Race For FourthLiverpool can afford a minor loss in form and still reach the seventy-five point target. Tottenham and Everton need over two points per game, which they’re not accustomed to doing, and Manchester United quite simply have not got a prayer.

It’ll take a lot more than Juan Mata for them to improve by 0.83 points per game; put another way, they’ll need eleven wins and two draws from their last fourteen, when they’ve only won twelve of their first twenty four so far.

As you can see, the Reds currently need ‘seventy-three point season’ form from here onwards. What have Liverpool got from their last thirty-eight league games? Seventy-three points.

If anything, today’s results have made the match at The Hawthorns even bigger from Liverpool’s point of view. A win tomorrow would give the Reds a fantastic cushion ahead of the Arsenal match next weekend.

Recent posts you might like:

Liverpool FC Assists 2013/14 – Have you ever wondered which players have assisted each other the most this season? The answer is here if you’re interested.

Liverpool 4 Everton 0: Stats Round Up – All the great facts and figures from a fantastic Merseyside derby.

Henderson and Comolli – An in-depth look at Jordan’s creativity in his final season at Sunderland. Was Comolli right to rate it so strongly?

Solid Foundations – Whether Liverpool finish in the top four or not this season, I think they’re well set for another challenge next year, and here’s why.

Please check out my other articles, and follow me on Twitter, Facebook or LinkedIn. Thanks.

7 thoughts on “WBA Away; The Biggest Game Since?

  1. I’m a bit baffled why everyone’s talking about “a top four challenge”. Can Liverpool fans really not aspire to anything higher than that? With fifteen games to go, we’re only seven points off the top, with the leaders (and 2nd/3rd-place teams yet to visit Anfield). Yes, as things stand Man City, Arsenal and Chelsea are considered more likely league winners than Liverpool, but I really don’t think it’s necessary to completely throw in the towel already. Especially as this next round of games could easily see the Chelsea-Liverpool gap close to a single point.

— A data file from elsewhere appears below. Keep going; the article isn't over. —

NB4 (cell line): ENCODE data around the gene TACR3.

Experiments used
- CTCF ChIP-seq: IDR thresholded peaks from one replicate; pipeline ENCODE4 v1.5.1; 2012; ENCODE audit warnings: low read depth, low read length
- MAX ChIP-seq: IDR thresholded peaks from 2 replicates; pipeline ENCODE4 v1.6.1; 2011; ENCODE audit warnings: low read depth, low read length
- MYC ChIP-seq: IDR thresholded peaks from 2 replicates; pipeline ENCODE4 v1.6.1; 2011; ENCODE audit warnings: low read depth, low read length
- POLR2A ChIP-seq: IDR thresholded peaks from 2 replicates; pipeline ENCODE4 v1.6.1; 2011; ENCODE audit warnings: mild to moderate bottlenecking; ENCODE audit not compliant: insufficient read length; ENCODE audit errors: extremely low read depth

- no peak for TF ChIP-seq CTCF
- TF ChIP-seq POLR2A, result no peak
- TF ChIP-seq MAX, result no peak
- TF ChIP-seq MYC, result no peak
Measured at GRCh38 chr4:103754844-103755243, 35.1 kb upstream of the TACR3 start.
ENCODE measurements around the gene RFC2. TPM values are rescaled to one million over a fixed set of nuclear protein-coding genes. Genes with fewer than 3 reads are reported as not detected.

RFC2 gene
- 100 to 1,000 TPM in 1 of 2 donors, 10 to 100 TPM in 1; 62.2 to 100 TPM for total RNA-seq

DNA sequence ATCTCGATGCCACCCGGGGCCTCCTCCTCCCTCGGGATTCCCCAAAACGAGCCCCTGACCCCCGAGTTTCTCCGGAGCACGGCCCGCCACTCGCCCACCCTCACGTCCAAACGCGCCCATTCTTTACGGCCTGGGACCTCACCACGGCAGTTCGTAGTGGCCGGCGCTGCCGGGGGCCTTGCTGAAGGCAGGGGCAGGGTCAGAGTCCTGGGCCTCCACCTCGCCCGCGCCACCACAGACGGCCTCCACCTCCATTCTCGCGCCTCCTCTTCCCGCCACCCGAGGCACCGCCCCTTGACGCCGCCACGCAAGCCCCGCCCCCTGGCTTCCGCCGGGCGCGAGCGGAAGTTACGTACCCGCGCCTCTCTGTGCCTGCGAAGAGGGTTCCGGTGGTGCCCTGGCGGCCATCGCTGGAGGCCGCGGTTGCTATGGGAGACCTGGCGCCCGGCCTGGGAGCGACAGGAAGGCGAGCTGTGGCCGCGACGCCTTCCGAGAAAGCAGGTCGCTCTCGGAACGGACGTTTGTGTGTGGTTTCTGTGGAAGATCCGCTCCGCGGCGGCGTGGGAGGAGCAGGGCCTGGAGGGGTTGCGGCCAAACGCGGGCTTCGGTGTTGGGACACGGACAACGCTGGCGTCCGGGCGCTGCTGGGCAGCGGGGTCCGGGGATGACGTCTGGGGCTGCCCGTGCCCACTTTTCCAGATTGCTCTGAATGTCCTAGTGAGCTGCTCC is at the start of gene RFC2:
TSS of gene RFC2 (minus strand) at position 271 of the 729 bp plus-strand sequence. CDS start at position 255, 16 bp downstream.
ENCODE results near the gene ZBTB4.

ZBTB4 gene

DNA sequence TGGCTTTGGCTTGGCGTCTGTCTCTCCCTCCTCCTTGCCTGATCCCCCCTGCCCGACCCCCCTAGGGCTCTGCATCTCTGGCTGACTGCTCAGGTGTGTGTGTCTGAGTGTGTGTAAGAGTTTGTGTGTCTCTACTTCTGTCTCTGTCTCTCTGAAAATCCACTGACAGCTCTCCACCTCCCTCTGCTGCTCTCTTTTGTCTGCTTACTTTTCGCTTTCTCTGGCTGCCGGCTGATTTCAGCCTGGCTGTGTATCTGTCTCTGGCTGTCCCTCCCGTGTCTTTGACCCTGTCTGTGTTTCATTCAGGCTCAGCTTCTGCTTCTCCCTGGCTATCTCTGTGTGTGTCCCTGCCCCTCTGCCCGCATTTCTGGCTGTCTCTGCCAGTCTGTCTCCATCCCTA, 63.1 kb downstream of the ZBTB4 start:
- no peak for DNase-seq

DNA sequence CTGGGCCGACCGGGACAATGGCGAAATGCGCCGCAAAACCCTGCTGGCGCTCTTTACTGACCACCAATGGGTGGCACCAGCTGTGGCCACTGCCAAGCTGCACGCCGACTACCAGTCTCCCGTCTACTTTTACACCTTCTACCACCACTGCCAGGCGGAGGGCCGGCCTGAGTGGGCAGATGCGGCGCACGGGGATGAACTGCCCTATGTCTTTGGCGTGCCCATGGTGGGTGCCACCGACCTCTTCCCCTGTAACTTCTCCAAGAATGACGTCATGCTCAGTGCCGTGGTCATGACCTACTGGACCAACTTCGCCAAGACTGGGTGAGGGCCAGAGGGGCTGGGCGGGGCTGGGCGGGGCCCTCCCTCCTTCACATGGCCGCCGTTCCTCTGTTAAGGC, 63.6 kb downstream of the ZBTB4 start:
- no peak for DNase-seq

• It was Paul Tomkins, I think, who demonstrated that no team had ever won the Premier league without having first finished in the top four the season before. So we could say achieving top four is a necessary step towards winning the title.

      Plus to be honest, we don’t have the squad to win the title. To be realistic, we won’t get any higher than third.

  2. Good article.

    Although I ‘d like to dispel the common mis-conception that a superior goal difference is worth an extra point. It’s more like and extra half point. If the team above you finishes with a point more but you have a superior goal difference – THEY STILL FINISH ABOVE YOU!

    • Right. It’s like away goals in Europe. They don’t count double, the count 1.0000001. Even if you score 999 goals in the away leg, your opponent can win by scoring one more than you.

  3. Pingback: West Brom 1 Liverpool 1: Analysis | Bass Tuned To Red

  4. Pingback: West Brom 1 Liverpool 1: Analysis | All About Anfield

Leave a Reply

Fill in your details below or click an icon to log in:

WordPress.com Logo

You are commenting using your WordPress.com account. Log Out /  Change )

Google photo

You are commenting using your Google account. Log Out /  Change )

Twitter picture

You are commenting using your Twitter account. Log Out /  Change )

Facebook photo

You are commenting using your Facebook account. Log Out /  Change )

Connecting to %s